But many voters believe that he is the only candidate who can end the country's growing insecurity and solve its economic problems. NPR's Soraya Sarhaddi Nelson reports from Cairo.

(SOUNDBITE OF TV AD)

SORAYA SARHADDI NELSON, BYLINE: Amr Moussa's campaign team flaunts his credentials in glossy multimedia ads like this one played at a recent industrialist convention here.

(SOUNDBITE OF TV AD)

NELSON: The 75-year-old proudly recalls his disputes with former president, Hosni Mubarak, who eventually sent the longtime foreign minister away to the Arab League. Moussa also lauds the revolution that forced his former boss from power, but he adds the time has come for stability to be restored in Egypt.

Moussa says he only plans to serve one term, just long enough, he says, to get the country back on its feet again. His campaign manager, Hisham Youssef, says supporters believe Moussa can help heal the growing political divisions here.

HISHAM YOUSSEF: The reason is that he has been working on issues pertaining to reconciliation all over the Arab world in the last decade or two. So this is one of the reasons why he can be instrumental in trying to achieve the objective of reconciliation and healing at a time when Egypt needs that most.

NELSON: Moussa's platform appealed to the wealthy industrialist crowd at the recent campaign event. He's also found support among older secular Egyptians and Coptic Christians who believe he can curb the rising power of the Islamists who now control parliament.

(SOUNDBITE OF SINGING AND CLAPPING)

NELSON: The Islamists, in turn, warn pious Muslims that a vote for Moussa is a vote to revive the old regime.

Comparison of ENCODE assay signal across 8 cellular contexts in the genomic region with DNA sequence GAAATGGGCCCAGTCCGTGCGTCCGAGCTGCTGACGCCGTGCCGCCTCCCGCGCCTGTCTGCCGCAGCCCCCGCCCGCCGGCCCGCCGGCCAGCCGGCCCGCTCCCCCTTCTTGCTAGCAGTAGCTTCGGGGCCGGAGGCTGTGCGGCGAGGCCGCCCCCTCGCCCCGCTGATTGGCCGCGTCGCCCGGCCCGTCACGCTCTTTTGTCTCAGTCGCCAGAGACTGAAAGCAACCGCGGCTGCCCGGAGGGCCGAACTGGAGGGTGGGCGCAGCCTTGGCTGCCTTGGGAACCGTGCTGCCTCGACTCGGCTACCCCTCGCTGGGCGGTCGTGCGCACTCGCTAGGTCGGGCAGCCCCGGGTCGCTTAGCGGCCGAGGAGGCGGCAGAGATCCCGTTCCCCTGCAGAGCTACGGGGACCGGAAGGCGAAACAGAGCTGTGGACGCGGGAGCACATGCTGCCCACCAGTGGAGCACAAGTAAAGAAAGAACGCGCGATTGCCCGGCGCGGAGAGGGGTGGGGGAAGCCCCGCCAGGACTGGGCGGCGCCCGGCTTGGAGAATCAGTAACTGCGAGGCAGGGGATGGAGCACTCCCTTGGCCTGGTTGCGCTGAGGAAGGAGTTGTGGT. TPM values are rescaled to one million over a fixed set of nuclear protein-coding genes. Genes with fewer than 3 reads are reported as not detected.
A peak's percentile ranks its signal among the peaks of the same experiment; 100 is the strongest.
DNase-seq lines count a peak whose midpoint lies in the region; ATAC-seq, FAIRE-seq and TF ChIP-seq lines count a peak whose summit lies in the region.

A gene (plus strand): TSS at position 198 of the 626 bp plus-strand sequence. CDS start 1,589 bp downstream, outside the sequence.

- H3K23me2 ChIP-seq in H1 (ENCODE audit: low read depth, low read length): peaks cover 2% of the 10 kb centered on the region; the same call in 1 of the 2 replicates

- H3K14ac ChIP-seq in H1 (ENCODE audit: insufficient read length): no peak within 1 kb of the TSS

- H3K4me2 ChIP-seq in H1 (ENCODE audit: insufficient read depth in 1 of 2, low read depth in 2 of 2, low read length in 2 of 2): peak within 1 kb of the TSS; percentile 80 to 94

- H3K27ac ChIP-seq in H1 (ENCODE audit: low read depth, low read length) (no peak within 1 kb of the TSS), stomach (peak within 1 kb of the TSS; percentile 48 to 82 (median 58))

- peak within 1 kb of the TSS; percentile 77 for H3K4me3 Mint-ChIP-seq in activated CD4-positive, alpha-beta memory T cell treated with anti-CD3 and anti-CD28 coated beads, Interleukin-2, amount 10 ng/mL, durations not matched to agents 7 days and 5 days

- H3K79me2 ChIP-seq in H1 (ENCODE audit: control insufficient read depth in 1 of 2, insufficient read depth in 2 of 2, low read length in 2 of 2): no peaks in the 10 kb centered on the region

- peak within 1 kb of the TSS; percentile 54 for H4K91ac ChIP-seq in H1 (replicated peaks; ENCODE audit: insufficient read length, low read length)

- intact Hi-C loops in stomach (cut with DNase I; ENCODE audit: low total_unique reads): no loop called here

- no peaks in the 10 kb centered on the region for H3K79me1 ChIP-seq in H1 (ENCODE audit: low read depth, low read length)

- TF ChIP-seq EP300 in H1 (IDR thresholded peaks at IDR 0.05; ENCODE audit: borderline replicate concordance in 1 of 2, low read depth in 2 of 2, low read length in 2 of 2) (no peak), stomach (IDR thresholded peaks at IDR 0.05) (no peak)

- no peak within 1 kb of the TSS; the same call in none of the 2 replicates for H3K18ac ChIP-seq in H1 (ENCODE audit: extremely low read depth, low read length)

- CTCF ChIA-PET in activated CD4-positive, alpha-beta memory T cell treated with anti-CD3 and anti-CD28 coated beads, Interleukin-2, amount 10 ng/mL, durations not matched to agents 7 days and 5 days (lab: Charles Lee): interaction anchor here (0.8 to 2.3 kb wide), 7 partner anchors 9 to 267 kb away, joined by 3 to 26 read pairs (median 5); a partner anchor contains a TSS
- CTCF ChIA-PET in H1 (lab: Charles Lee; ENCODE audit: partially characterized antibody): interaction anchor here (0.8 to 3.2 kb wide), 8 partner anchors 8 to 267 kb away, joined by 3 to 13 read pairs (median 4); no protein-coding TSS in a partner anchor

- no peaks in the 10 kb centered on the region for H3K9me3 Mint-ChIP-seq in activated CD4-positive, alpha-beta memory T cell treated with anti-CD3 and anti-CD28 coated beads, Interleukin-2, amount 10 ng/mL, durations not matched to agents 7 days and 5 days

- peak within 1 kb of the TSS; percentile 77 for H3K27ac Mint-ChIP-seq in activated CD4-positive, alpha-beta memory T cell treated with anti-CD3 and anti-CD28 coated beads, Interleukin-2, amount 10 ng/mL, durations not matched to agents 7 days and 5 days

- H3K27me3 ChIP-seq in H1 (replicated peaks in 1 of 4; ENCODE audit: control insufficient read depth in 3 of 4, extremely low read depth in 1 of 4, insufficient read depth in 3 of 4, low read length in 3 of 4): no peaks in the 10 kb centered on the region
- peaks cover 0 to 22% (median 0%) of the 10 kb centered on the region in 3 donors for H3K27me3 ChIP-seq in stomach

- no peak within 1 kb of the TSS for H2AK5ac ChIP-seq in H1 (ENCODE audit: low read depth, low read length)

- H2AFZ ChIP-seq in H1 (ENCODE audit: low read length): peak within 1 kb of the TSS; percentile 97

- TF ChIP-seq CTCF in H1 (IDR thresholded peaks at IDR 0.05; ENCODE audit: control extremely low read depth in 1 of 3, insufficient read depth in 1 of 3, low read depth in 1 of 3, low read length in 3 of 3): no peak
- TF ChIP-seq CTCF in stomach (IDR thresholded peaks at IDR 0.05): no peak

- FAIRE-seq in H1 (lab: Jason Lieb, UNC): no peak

(SOUNDBITE OF SINGING AND CLAPPING)

NELSON: These Muslim Brotherhood supporters in the southern city of Aswan call Moussa a feloul, or remnant of the Mubarak era. Moussa's connection to Mubarak comes up time and again with Egyptians who oppose him.

One is cinematographer and activist, Mahmoud Hamed Mahmoud.

MAHMOUD HAMED MAHMOUD: (Foreign language spoken).

NELSON: He accuses Moussa of being complicit in the previous government's corruption. Youth groups who helped force Mubarak from power are also suspicious, says Khaled Fahmy, who chairs the history department at the American University in Cairo.

KHALED FAHMY: I consider him to be a danger to the revolution. He will try and hold it back, not by arresting people as such, but by saying the revolution is over. We cannot push forward with what really is the main issue, which is the deep state, the security apparatus, the way the military is dominating every aspect of the Egyptian administration.

NELSON: His campaign manager says Moussa will tackle those issues, but slowly.

YOUSSEF: Democracy is a process and dealing with the army in a similar way as to mature democracies will take some time.

NELSON: With less than a week to go until the voting begins, Moussa remains firmly ahead in Egyptian opinion polls. His key rivals trail by at least 20 percentage points.

SALEM ABDEL-FATTAH: (Foreign language spoken).

NELSON: Moussa supporters, like mini bus driver Salem Abdel-Fattah, believe he will end unemployment. Other Egyptians laud his strong stance against Israel, but campaign manager Youssef says the candidate isn't taking his lead for granted.

YOUSSEF: It is the first time that we have elections in Egypt in a fair and a transparent way. We are having to try all kinds of things and learn as we go along.

NELSON: He adds, Moussa will continue a grueling schedule of appearances across Egypt through next Monday, when the campaign season ends.

Soraya Sarhaddi Nelson, NPR News, Cairo. Transcript provided by NPR, Copyright National Public Radio.